News & Updates

Accident Reduction through Better Housing

by Troy Schrenk

No one wants accidents. No one wants to see workers injured. No one wants to see valuable equipment ruined. No one wants delays and reduced productivity. Yet workplace accidents are a real risk at remote oil and construction sites. Timetables are tight and the work is dangerous. Are workplace accidents inevitable? The answer is a resounding no. Accident reduction doesn’t happen by accident. Companies today understand the risks and work to mitigate them. When it comes to remote sites, housing is a key strategy to reduce the risk.

What Causes Workplace Accidents?

It’s tempting to blame accidents on the weather, mechanical breakdown or random chance. But according to our white paper, Workforce Housing and Feeding Solutions for Health, Safety, Productivity and Morale, nearly 90 percent of workplace accidents are caused by human error. That’s a lot of preventable accidents, with a high cost in terms of worker well-being as well as dollars. Author Christopher Wanjek notes, “the number-one cause of worker-initiated accidents is fatigue in its various forms, such as exhaustion, weakness or sleepiness.”

The stakes are higher on remote worksites in the energy industry, where workers operate heavy equipment and work 12+ hour shifts in harsh climates. One small mistake or lapse in judgement due to fatigue can lead to a disastrous chain of events: Injured workers or worse. High healthcare and legal costs. Undesirable turnover of skilled, valuable employees. Lost productivity. Slipped schedules. How can today’s companies mitigate the risk?

Combatting Fatigue, Improving Safety

Fatigue is at the heart of many accidents that are attributed to “human error” or “equipment failure.” Many studies suggest a link between sleep loss and increased impairment in judgment. Another white paper from Target Hospitality, Optimizing Sleep for an Optimal Workforce, discusses the impact of fatigue at the workplace. Author Nancy H. Rothstein Dr. cites research by Margaret Chan, a study of construction workers in oil and gas projects in China:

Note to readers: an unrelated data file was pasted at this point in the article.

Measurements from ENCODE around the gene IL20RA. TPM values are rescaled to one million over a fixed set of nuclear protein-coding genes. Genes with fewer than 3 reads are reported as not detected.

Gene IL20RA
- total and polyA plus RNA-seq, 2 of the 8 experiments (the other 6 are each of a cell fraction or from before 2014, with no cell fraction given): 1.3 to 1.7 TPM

“…previously identified factors like failure to use equipment or failure by individual workers to follow safety procedures are heavily influenced by fatigue. If you eliminate fatigue, you also eliminate other so-called ‘causes’ of accidents.”

Companies can combat on-the-job accidents with training and safety programs. But, as writer Christopher Wanjek points out, “Companies that complement worker safety and training programs with adequate feeding and relaxation programs report lower accident rates and higher productivity and morale.”


Fighting Fatigue through Comfort

Workplaces can manage fatigue through smart policies about breaks and scheduling. But with so much at risk, how can companies seriously reduce fatigue-related accidents? The answer is addressing the problem of fatigue at its root: sleep. Housing stipends simply can’t guarantee that workers in remote locations will get the sleep they need for performance and safety. The ultimate way to reduce accidents is offering quality lodging for rotational workers with superior sleep conditions.

Target Hospitality understands that safety depends on quality sleep. Well-rested workers are better prepared for their challenging days, meaning increased safety and productivity. We go out of our way to provide a thoughtfully designed environment that enhances sleep and relaxation, more than any motel or trailer.

  • Private, quiet rooms
  • Our exclusive Hibernator Sleep System™, which includes a pillow-top mattress, high-thread-count sheets and overstuffed pillows
  • Individual temperature controls
  • Blackout curtains
  • Recliners and flat-screen televisions in each room

Accident reduction is a critical priority in the oil, gas, mining and construction industries. It’s a simple equation: better housing plus better sleep equals less fatigue and fewer accidents. A lot is riding on a good night’s sleep—can you leave it to chance?